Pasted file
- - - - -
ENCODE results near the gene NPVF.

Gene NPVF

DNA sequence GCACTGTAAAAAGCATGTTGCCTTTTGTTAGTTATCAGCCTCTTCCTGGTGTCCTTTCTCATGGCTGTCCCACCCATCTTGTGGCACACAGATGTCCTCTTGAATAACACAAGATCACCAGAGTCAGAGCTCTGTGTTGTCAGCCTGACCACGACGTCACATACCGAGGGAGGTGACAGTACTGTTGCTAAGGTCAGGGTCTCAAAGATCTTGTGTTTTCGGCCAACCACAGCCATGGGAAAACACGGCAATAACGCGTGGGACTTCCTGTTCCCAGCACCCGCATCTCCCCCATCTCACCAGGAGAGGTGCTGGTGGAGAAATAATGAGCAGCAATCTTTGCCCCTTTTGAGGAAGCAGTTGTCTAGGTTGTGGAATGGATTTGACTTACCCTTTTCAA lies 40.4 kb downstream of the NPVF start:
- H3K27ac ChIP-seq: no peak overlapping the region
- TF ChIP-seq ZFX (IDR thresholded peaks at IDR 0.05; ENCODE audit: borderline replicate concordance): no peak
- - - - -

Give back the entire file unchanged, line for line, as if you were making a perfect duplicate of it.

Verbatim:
ENCODE results near the gene NPVF.

Gene NPVF

DNA sequence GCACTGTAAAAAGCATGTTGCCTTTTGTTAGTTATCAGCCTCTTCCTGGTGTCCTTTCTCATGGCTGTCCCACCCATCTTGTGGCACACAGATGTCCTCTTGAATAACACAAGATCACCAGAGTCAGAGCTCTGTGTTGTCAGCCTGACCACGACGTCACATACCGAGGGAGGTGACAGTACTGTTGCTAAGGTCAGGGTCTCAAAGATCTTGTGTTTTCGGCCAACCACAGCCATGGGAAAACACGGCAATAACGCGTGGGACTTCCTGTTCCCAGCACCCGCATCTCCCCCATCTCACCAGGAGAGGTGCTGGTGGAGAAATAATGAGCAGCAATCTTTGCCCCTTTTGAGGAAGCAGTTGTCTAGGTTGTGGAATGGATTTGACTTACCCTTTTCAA lies 40.4 kb downstream of the NPVF start:
- H3K27ac ChIP-seq: no peak overlapping the region
- TF ChIP-seq ZFX (IDR thresholded peaks at IDR 0.05; ENCODE audit: borderline replicate concordance): no peak